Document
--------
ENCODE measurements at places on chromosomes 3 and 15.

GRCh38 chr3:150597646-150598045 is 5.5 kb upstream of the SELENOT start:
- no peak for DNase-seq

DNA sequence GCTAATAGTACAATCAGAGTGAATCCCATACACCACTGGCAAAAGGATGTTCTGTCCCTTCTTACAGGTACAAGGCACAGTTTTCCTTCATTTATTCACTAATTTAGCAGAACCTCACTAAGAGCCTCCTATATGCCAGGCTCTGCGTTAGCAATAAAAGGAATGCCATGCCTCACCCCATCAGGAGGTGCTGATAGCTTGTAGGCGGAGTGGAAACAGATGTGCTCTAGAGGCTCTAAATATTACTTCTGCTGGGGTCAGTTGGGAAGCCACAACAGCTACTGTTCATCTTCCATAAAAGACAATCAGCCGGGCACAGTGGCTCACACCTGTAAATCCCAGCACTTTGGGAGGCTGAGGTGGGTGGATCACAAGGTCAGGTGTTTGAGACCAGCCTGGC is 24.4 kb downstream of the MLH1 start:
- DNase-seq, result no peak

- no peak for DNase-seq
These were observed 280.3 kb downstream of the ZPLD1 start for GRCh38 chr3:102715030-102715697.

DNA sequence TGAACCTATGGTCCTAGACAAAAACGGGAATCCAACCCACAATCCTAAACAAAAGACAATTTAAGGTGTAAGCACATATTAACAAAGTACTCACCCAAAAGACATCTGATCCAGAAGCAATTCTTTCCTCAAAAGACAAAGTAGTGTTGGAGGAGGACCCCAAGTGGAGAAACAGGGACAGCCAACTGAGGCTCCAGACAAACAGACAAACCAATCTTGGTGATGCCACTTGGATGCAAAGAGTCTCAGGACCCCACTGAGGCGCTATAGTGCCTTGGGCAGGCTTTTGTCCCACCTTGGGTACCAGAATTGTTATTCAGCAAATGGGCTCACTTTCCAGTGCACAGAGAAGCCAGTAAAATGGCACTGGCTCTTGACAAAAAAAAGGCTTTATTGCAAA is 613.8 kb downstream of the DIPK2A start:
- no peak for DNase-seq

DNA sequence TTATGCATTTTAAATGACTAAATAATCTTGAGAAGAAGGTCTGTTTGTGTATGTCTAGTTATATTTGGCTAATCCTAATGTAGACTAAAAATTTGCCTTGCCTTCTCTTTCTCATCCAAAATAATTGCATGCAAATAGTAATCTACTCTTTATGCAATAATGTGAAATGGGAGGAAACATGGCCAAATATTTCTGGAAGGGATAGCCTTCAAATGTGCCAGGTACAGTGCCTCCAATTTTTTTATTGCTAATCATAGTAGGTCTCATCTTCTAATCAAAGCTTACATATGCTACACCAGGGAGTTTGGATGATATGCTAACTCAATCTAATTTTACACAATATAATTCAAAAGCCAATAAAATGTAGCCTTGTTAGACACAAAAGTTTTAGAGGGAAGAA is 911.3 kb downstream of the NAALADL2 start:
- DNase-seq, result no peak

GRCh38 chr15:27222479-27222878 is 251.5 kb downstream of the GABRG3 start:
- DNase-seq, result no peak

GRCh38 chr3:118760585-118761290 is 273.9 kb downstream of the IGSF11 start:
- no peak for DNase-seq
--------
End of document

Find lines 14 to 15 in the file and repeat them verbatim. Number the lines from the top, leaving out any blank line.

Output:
GRCh38 chr3:118760585-118761290 is 273.9 kb downstream of the IGSF11 start:
- no peak for DNase-seq